On Friday and Saturday, the German Davis Cup team will qualify for the final round against Belarus. Alexander Zverev is missing, however.
At the Castello in Düsseldorf, the German Davis Cup team wants to clear the only obstacle before they can participate again in the final week in Madrid in November.
On Friday and Saturday, the German tennis team will compete against Belarus.
The winner of the duel automatically qualifies for the final week of the newly created competition. Jan-Lennard Struff will lead the German team. The 29-year-old is, so to speak, Alexander Zverev’s replacement, whose cancellation was known for a while.
“It will not be an easy match. Germany is favoured, but Belarus is a team that is very, very, strong,” says three-time Davis Cup winner Patrick Kühnen in an exclusive interview, assessing the Germans’ chances. The 53-year-old continues: “The Davis Cup has its own laws. Every German player who plays there must also be in top form in order to really win the points for Germany here”.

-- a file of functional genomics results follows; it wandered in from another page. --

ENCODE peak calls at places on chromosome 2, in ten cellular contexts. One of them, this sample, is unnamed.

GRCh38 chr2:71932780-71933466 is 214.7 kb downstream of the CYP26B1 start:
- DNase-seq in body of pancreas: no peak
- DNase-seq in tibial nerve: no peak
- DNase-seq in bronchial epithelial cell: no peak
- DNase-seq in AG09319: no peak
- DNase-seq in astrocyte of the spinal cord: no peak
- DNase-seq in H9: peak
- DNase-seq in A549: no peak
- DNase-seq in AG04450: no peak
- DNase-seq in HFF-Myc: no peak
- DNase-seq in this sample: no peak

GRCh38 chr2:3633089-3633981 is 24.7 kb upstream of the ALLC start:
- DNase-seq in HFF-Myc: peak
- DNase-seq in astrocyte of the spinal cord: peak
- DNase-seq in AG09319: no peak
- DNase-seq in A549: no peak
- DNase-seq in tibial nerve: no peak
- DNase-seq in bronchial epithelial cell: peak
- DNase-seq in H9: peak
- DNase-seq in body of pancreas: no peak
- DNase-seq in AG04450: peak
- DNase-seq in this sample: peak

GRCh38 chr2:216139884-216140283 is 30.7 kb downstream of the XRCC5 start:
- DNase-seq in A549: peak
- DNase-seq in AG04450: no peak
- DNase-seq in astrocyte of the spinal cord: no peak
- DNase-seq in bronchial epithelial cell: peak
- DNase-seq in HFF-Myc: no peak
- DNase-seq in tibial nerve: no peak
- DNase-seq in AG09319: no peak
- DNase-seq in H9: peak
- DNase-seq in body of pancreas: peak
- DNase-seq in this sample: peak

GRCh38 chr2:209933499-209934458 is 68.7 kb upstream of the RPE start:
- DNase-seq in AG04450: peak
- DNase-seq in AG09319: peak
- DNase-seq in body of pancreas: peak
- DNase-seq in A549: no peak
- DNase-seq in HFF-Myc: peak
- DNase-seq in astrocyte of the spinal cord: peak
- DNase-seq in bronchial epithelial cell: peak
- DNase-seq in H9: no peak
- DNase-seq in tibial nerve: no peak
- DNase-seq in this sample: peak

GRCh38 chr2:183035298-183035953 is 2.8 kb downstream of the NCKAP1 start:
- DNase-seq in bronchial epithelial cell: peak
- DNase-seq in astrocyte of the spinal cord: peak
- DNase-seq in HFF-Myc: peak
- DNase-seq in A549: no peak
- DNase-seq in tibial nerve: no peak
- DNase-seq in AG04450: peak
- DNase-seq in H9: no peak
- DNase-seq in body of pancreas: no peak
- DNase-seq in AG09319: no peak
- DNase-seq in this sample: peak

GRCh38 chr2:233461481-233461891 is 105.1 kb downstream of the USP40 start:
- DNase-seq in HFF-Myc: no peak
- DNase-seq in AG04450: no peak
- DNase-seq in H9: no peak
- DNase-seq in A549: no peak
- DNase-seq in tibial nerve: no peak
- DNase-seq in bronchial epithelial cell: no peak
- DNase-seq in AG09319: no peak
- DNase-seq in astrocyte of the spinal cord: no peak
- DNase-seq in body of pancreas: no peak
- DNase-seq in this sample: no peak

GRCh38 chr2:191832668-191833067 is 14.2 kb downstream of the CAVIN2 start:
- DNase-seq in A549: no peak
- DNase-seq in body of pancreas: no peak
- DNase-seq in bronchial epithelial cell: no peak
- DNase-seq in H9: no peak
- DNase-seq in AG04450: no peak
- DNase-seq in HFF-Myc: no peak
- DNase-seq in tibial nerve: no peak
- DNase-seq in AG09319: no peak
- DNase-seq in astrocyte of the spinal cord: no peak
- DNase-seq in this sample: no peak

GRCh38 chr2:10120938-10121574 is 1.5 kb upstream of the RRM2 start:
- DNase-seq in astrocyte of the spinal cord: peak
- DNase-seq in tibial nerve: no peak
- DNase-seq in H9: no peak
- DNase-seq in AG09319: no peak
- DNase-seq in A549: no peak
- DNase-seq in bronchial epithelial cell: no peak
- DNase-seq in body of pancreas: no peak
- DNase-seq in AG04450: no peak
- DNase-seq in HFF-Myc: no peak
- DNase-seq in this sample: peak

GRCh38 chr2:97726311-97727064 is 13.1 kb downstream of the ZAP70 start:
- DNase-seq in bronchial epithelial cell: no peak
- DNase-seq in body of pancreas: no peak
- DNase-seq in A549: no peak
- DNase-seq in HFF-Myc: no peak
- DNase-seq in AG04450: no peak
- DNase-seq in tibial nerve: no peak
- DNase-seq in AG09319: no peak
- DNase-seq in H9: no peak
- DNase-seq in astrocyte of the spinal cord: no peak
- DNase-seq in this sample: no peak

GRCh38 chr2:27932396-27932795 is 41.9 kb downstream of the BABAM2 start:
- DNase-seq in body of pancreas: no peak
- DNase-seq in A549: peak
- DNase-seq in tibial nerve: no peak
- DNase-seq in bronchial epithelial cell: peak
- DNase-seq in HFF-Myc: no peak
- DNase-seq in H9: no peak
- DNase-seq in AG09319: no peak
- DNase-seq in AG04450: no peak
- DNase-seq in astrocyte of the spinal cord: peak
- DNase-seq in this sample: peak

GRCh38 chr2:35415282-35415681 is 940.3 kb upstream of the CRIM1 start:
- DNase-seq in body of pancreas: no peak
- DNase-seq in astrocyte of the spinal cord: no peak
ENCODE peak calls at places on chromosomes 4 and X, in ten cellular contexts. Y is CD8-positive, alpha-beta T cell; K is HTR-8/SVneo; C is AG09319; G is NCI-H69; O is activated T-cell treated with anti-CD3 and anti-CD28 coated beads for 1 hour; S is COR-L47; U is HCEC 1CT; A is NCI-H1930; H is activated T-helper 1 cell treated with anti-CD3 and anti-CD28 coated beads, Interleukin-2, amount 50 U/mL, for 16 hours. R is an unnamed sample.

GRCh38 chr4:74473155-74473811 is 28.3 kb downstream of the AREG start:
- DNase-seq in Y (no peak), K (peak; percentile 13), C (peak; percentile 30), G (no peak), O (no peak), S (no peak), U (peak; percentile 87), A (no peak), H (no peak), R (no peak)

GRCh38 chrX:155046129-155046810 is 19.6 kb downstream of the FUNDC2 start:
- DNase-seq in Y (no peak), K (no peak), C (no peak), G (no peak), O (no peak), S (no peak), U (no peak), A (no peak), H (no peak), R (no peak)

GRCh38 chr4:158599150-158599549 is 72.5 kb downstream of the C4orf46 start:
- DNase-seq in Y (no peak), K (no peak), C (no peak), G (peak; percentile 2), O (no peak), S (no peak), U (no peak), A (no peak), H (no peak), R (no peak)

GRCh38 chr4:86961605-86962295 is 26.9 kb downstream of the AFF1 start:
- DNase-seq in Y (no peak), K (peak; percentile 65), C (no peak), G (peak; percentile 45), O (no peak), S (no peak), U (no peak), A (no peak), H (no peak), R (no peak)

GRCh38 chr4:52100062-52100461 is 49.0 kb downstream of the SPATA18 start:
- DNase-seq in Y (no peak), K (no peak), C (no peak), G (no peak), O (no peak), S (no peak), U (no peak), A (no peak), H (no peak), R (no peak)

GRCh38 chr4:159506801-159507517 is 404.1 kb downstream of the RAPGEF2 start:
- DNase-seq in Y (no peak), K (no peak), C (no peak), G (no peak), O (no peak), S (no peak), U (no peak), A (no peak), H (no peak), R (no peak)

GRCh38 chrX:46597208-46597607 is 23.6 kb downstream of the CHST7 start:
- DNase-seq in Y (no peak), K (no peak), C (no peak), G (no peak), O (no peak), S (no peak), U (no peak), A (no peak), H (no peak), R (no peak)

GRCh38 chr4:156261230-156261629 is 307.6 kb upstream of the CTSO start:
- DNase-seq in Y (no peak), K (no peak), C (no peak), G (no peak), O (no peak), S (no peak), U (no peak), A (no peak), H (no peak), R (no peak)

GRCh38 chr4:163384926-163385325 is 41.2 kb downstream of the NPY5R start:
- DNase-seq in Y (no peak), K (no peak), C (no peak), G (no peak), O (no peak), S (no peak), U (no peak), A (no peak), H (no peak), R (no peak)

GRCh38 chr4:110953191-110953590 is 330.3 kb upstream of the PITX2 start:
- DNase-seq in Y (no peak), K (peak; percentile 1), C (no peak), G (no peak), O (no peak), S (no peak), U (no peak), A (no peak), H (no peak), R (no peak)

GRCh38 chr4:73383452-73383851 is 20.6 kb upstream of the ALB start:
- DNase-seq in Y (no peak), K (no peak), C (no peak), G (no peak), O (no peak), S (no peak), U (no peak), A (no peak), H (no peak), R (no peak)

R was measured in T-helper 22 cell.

Kohlmann: Zverev’s refusal came as no surprise
Zverev’s cancellation came as no surprise to Davis Cup team boss Michael Kohlmann. “We talked about it a lot. It was clear that the chances of him playing the tournaments in Acapulco and Indian Wells were very low,” he explained.
Whether Zverev will be available for the final round in November is also still open. “First we have to qualify,” Kohlmann continued.
Six teams already qualified
In Düsseldorf, where Germany last won the Davis Cup in 1993, the team will consist of Jan-Lennard Struff (Warstein), Philipp Kohlschreiber (Augsburg), Dominik Koepfer (Furtwangen) and the doubles Kevin Krawietz/Andreas Mies (Coburg/Cologne).
In the 2019 reformed competition, Russia, Great Britain, Spain, Canada, France and Serbia are already six of the 18 participants for the final round.